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Vintage KSDK: The kidnapping of Mr. Moke, the talking chimp

We dug deep into the archives and found a bizarre tale involving a talking chimp at the St. Louis Zoo and a kidnapping

ST. LOUIS — The St. Louis Zoo is getting ready for a new arrival this fall.

A chimpanzee named Utamu is pregnant.

So this week, we dug into our vault looking for some of the other stories we've covered at the St. Louis Zoo.

What we found was a bizarre tale involving a talking chimp and a kidnapping.

Mr Moke, the talking chimpanzee, arrived at his new home at the St. Louis Zoo in the fall of 1959.

He didn't stay long.

Robert Tomarchin sold Mr. Moke to the Zoo, and immediately had second thoughts.

Credit: KSDK
Robert Tomarchin and Mr. Moke. Tomarchin sold the chimp to the St. Louis Zoo.

He offered to buy Mr Moke back for $3 thousand, nearly twice what the Zoo paid for him.

The Zoo turned him down.

So Tomarchin snuck into the primate house in the middle of the night and kidnapped Mr. Moke.

He left behind a $1,000 cashier's check promising to pay the rest back later.

Tomarchin then took Mr. Moke to Miami, where he later turned himself into police, but refused to return the chimpanzee.

Credit: KSDK
Mr. Moke the chimp, and Robert Tomarchin.

The case went to court. The judge sided with the Zoo.

Two years later Mr. Moke returned to St. Louis and the Zoo’s primate shows, where he showed off his spelling and talking skills.

By the mid-60s he was outgrowing his role in the shows.

“Mr. Moke is getting kind of large for us and we are hoping to open up with him this year. He has a few new tricks, if he's capable of doing it,” said Mr. Moke’s trainer, Ed Kostial.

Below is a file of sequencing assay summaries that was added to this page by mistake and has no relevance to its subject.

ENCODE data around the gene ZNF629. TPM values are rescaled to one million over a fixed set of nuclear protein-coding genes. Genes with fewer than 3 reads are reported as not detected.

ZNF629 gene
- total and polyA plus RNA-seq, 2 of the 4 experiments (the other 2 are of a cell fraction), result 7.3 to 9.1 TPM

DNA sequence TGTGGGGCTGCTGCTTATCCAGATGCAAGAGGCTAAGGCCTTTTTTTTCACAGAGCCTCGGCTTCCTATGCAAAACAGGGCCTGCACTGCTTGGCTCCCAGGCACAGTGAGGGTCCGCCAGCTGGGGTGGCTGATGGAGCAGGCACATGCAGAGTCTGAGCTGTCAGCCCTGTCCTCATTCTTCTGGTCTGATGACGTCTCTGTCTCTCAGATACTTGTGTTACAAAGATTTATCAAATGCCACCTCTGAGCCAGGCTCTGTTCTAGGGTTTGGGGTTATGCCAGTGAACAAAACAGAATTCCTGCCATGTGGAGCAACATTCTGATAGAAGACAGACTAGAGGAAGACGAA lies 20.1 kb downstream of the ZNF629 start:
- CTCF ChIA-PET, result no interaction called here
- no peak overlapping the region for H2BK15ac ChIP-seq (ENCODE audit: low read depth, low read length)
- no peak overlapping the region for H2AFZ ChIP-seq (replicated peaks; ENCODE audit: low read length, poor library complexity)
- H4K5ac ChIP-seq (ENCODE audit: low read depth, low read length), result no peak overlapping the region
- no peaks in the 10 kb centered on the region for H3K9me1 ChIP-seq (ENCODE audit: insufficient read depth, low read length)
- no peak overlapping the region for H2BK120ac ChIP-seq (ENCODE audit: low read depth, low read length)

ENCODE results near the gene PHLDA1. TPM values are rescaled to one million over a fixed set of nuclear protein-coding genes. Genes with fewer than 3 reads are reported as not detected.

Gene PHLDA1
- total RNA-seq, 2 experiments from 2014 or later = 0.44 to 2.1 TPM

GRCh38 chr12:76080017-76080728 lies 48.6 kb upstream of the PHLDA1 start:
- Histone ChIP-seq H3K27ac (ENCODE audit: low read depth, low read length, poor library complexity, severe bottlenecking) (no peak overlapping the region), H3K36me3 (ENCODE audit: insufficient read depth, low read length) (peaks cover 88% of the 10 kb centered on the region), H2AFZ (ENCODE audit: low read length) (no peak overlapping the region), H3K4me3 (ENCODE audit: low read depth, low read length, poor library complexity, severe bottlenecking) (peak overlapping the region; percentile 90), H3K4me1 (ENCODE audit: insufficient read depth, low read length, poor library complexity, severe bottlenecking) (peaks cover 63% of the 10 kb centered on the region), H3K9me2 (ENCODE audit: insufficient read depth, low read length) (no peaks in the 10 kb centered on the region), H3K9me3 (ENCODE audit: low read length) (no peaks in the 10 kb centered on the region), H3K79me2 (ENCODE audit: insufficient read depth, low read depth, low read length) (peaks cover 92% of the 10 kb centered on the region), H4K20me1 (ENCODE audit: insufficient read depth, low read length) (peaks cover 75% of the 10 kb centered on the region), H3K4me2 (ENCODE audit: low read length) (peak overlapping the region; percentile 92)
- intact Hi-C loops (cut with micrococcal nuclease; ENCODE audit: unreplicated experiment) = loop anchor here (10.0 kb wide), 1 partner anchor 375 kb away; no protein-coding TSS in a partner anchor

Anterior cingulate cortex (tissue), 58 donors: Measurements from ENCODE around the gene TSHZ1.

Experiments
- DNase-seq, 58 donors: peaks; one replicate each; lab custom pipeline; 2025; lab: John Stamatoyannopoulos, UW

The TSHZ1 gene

As for mr Moke's most famous trick?

“Can he really talk?” asks a reporter?

“Yes, he can talk, but it means no more than if your dog can speak for food. It's a combination of pantomiming and a natural sound combined together makes the word mama.”

Apparently, Mr. Moke was the only chimp ever to do this.

He eventually retired. 

But Mr. Moke was back in the headlines in 1969 when he escaped from his enclosure. The chimp roamed around the Zoo. He even climbed up on the Zoo train and bit the conductor.

He then headed into Forest Park where veterinarians tranquilized him and brought him home to sleep it off.

Mr. Moke eventually moved to the Knoxville Zoo in the early 1970's where he lived out his days.

The St. Louis Zoo stopped doing primate shows in 1982.

We reached out, and a spokesperson for the Zoo sent us this statement regarding animal shows:  "The Zoo's show philosophy has evolved in response to a deeper understanding of the animals' complex social needs. Gone are the costumed characters performing behaviors without context to their natural history. The emphasis has shifted to maintaining animals in appropriate social settings and using live animal demonstrations to promote respect for animals. "